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Puni Opus I

by Oliver Klimek on September 9, 2014

Recently I was sent a sample of the latest release of Puni distillery which is located in Glurns in South Tyrol, the German speaking part of Italy. Because this is a rather unique spirit it deserves a few more lines than I write in my usual tasting notes.

Opus I is supposed to be the first in a new product line exploring various maturation parameters. The spirit was disilled from barley, wheat and rye, all malted. Part of it was matured for two years in marsala casks, the other part for one year in ex Islay whisky casks followed by a marriage period of 5 months in a stainless steel tank.

There will be 350 50cl bottles with an ABV of 53,7%, available in Italy, Germany and France from the end of September 2014 for €68.

Tasting notes

Colour: Medium amber
Nose: A spirity sting is followed by aromas of pears, vanilla, ginger and nutmeg.
Palate: Fairly strong peat, pears in syrup, sultanas, hints of mature blue cheese, nutmeg and black pepper.
Finish: Medium long, sweet and smoky.
Overall: The marsala wine contributes a strong fruity sweetness which fights for attention with the peat. There is no winner.

Rating: 78/100 – Price Tag $$$$$ – Value for your Money $$$$$

Summary

This is an interesting youngster for sure. The combination of marsala and peat is a tricky one. This could already be experienced with the Ardbeg Galileo that in my opinion only was saved by the outstanding quality of the Ardbeg spirit from becoming a true disappointment.

Even though the Puni Opus I is surprisingly good for its very young age, I have two issues with it. Firstly, it is simply too expensive. Granted, small distilleries have significantly higher production costs per litre than larger ones, and to a certain extent I am willing to pay more than for a big brand because of this. But at a price point of nearly €100 per 70 cl bottle there is huge number of truly excellent whiskies out there, also from smaller distilleries, so the ‘value for money’ factor of the Opus I is not very competitive.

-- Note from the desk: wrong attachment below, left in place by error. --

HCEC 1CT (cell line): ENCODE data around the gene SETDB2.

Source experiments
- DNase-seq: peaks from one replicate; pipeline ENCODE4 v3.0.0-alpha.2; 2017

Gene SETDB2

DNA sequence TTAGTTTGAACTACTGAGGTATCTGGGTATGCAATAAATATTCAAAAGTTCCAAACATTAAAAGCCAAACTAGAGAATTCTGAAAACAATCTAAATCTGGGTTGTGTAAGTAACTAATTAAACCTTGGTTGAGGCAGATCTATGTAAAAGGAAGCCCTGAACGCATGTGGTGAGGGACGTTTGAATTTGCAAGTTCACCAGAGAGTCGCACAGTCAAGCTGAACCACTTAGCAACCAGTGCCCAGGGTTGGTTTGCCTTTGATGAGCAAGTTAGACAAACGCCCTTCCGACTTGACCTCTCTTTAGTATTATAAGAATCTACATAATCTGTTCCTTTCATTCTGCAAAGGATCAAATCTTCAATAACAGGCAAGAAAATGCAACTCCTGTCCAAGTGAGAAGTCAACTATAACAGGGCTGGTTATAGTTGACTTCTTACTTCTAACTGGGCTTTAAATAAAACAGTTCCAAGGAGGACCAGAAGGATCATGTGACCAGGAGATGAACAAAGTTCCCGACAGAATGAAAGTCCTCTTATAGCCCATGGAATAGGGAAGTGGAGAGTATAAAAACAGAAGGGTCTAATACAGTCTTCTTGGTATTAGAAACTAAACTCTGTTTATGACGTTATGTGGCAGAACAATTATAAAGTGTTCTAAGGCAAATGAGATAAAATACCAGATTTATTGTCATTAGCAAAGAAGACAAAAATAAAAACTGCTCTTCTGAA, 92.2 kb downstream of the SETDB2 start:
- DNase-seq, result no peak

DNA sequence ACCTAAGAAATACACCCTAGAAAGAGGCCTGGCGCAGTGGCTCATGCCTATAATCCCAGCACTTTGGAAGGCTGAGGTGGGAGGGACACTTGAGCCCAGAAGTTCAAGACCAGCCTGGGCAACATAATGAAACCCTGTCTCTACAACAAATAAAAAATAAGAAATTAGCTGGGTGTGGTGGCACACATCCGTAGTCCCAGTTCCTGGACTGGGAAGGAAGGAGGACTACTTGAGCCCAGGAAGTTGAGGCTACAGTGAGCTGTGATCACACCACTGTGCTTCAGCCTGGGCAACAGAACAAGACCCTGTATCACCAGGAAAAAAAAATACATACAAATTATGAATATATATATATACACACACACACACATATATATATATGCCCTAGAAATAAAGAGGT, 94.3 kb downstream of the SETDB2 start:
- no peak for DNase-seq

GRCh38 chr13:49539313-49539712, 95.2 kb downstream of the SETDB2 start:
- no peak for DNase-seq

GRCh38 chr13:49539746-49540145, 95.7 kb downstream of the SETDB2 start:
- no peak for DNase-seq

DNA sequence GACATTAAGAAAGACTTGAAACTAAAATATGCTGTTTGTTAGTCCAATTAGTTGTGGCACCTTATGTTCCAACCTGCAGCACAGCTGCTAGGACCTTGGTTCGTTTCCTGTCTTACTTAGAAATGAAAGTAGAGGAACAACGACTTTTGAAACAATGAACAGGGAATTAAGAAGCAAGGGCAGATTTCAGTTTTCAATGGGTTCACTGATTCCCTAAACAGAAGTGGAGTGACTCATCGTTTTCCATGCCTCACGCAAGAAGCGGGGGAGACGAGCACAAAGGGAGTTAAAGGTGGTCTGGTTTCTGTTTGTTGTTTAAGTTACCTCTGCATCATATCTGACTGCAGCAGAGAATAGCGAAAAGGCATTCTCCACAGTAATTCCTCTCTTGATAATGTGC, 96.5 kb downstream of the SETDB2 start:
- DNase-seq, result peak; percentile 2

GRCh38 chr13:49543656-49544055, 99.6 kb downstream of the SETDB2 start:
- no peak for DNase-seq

And then this is a very striking example of the modern ‘wood driven’ style that has been taking over the whisky industry in recent years. The quality of the product is almost entirely due to the quality of the used casks and their previous contents. The spirit itself is hiding behind wine and peat, and I wonder why such an unusual combination of three different malted grains was used at all, if we cannot really notice their subtleties underneath the layers of cask flavours. For producing a well tasting spirit drink in a very short time simple malted barley would have been just as good.

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